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Food fight intensifies with Tyson's Hillshire bid

Thursday, May 29, 2014 - 02:23

May 29-Tyson Foods has offered to buy Hillshire Brands, creating a possible bidding war with Pilgrim's Pride which is also shopping for an acquisition. Lily Jamali reports.

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Who's hungry for a food fight? Thursday, food giant Tyson Foods said it had a hankering for Hillshire Brands, topping Pilgrim's Pride's offer by a cool $400 million. Farha Aslam is a managing director at Stephens, a financial services firm: SOUNDBITE: FARHA ASLAM, MANAGING DIRECTOR, STEPHENS INC., BARCLAYS (ENGLISH) SAYING: "Both companies have significant synergy opportunities and have plenty of firepower so it's going to be at the end of the day which management team wants it more." The flurry began earlier this month, when Hillshire made a bid for Pinnacle Foods, which makes products ranging from Aunt Jemima syrup to Birds Eye frozen vegetables. That deal would have helped Hillshire, which primarily sells meat products including Jimmy Dean sausages, diversify into other parts of the food business. Then Pilgrim's decided to make a meal of Hillshire, offering to buy it for $6.4 billion. A Tyson or Pilgrim's Pride tie up to Hillshire makes sense, Aslam says. And a bidding war could well be in the works. SOUNDBITE: FARHA ASLAM, MANAGING DIRECTOR, STEPHENS INC., BARCLAYS (ENGLISH) SAYING: "There's opportunities for both companies to expand that initial bid because it's incredibly accretive for both of them. It's a great strategic fit and debt is cheap. And so it will be accretive for them even at the 55-60 dollar level." Indeed Thursday, Hillshire's stock price shot to $52 a share, 2 bucks more than Tyson's bid, after the company's intentions became known. And set another place at the table because there's a possibility another heavy hitter like Hormel could jump in. Reuters BreakingViews columnist Kevin Allison says the protein industry is experiencing a surge of interest, in part because of changes to the way we eat. SOUNDBITE: KEVIN ALLISON, COLUMNIST, REUTERS BREAKINGVIEWS (ENGLISH) SAYING: "As consumers are dropping carbs in their diet in favor of more protein, that's what's the real attraction behind Hillshire. So I think the reason you're seeing this bidding war is because it's a rare beast in the industry and there's this scarcity premium that seems to be attaching to its shares." Hillshire was spun off from Sara Lee almost two years ago, which experts add holds the added potential benefit of making transactions involving the company tax-free.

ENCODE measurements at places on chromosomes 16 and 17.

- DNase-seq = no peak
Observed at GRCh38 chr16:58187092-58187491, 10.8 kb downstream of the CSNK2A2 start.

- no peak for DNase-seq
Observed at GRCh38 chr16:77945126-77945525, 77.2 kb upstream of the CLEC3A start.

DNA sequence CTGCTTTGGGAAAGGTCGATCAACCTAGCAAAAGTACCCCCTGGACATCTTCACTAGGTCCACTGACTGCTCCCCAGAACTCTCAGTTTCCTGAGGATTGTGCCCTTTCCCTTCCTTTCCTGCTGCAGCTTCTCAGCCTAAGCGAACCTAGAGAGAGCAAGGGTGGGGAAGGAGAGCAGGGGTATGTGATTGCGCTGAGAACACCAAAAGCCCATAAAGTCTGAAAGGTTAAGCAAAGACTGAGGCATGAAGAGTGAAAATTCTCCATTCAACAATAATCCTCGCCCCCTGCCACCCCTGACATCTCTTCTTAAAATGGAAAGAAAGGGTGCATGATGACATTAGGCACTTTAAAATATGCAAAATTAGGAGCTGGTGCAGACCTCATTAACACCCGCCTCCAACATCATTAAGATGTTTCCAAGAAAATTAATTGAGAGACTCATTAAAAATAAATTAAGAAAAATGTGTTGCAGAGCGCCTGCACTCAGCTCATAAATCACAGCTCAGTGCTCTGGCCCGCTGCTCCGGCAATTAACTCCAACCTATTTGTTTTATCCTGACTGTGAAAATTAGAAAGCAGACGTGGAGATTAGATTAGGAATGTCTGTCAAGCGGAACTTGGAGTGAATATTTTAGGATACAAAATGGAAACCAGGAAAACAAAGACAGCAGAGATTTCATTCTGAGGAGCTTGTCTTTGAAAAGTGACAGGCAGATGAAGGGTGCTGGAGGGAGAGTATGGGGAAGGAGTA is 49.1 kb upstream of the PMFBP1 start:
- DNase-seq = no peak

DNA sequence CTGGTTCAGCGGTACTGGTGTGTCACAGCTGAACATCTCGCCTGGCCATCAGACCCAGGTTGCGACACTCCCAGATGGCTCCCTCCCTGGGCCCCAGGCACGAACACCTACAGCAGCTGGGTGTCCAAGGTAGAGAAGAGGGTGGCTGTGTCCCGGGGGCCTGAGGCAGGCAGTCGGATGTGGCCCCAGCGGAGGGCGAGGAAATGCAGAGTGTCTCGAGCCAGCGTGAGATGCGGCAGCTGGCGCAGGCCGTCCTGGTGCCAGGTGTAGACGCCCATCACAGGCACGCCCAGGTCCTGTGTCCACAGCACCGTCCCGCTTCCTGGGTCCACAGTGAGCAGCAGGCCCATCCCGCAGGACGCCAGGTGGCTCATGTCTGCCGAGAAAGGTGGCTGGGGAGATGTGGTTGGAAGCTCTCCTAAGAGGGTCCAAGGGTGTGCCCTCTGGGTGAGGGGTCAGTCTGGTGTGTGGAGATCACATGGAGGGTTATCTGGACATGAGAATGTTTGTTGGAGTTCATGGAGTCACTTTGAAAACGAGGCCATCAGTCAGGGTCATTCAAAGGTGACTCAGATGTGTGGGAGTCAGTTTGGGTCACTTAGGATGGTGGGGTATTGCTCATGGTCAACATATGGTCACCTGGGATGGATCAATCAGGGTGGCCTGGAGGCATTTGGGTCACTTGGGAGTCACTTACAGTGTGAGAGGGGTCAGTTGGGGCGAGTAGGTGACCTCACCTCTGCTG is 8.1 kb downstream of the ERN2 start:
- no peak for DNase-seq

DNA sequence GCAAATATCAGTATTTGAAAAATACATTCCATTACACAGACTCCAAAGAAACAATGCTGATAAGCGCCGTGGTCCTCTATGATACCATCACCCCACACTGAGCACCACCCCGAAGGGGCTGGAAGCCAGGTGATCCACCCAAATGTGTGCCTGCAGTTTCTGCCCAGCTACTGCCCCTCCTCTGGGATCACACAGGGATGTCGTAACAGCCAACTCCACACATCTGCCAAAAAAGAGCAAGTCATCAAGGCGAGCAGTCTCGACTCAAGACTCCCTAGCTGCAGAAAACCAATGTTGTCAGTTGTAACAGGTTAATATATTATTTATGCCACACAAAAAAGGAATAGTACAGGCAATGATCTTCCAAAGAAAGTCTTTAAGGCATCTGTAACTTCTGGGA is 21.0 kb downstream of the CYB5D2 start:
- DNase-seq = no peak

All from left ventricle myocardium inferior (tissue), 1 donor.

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Food fight intensifies with Tyson's Hillshire bid

Thursday, May 29, 2014 - 02:23